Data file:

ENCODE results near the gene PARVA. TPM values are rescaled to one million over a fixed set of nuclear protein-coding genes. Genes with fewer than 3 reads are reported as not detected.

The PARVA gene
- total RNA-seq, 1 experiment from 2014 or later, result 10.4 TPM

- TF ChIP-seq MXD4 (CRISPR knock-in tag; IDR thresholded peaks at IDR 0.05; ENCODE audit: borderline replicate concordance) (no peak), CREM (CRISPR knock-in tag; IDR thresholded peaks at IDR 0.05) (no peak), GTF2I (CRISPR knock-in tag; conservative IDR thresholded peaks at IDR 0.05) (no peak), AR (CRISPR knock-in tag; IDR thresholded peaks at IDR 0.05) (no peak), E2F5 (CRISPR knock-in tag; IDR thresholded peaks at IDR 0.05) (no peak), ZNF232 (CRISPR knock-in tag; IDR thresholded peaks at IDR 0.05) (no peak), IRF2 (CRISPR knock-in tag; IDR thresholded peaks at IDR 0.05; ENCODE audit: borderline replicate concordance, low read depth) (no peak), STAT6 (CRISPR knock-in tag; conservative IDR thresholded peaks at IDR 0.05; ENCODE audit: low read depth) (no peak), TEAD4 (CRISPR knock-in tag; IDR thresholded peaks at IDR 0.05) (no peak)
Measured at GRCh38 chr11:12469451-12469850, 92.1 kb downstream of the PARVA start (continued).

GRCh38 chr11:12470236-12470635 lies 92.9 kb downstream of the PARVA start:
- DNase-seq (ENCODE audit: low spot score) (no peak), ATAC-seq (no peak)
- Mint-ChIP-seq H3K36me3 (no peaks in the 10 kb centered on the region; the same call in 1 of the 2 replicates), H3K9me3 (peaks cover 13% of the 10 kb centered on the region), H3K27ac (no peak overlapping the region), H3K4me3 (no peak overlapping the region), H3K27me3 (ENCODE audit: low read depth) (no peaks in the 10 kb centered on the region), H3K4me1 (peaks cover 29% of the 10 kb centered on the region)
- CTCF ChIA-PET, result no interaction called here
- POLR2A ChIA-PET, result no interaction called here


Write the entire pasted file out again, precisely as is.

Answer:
ENCODE results near the gene PARVA. TPM values are rescaled to one million over a fixed set of nuclear protein-coding genes. Genes with fewer than 3 reads are reported as not detected.

The PARVA gene
- total RNA-seq, 1 experiment from 2014 or later, result 10.4 TPM

- TF ChIP-seq MXD4 (CRISPR knock-in tag; IDR thresholded peaks at IDR 0.05; ENCODE audit: borderline replicate concordance) (no peak), CREM (CRISPR knock-in tag; IDR thresholded peaks at IDR 0.05) (no peak), GTF2I (CRISPR knock-in tag; conservative IDR thresholded peaks at IDR 0.05) (no peak), AR (CRISPR knock-in tag; IDR thresholded peaks at IDR 0.05) (no peak), E2F5 (CRISPR knock-in tag; IDR thresholded peaks at IDR 0.05) (no peak), ZNF232 (CRISPR knock-in tag; IDR thresholded peaks at IDR 0.05) (no peak), IRF2 (CRISPR knock-in tag; IDR thresholded peaks at IDR 0.05; ENCODE audit: borderline replicate concordance, low read depth) (no peak), STAT6 (CRISPR knock-in tag; conservative IDR thresholded peaks at IDR 0.05; ENCODE audit: low read depth) (no peak), TEAD4 (CRISPR knock-in tag; IDR thresholded peaks at IDR 0.05) (no peak)
Measured at GRCh38 chr11:12469451-12469850, 92.1 kb downstream of the PARVA start (continued).

GRCh38 chr11:12470236-12470635 lies 92.9 kb downstream of the PARVA start:
- DNase-seq (ENCODE audit: low spot score) (no peak), ATAC-seq (no peak)
- Mint-ChIP-seq H3K36me3 (no peaks in the 10 kb centered on the region; the same call in 1 of the 2 replicates), H3K9me3 (peaks cover 13% of the 10 kb centered on the region), H3K27ac (no peak overlapping the region), H3K4me3 (no peak overlapping the region), H3K27me3 (ENCODE audit: low read depth) (no peaks in the 10 kb centered on the region), H3K4me1 (peaks cover 29% of the 10 kb centered on the region)
- CTCF ChIA-PET, result no interaction called here
- POLR2A ChIA-PET, result no interaction called here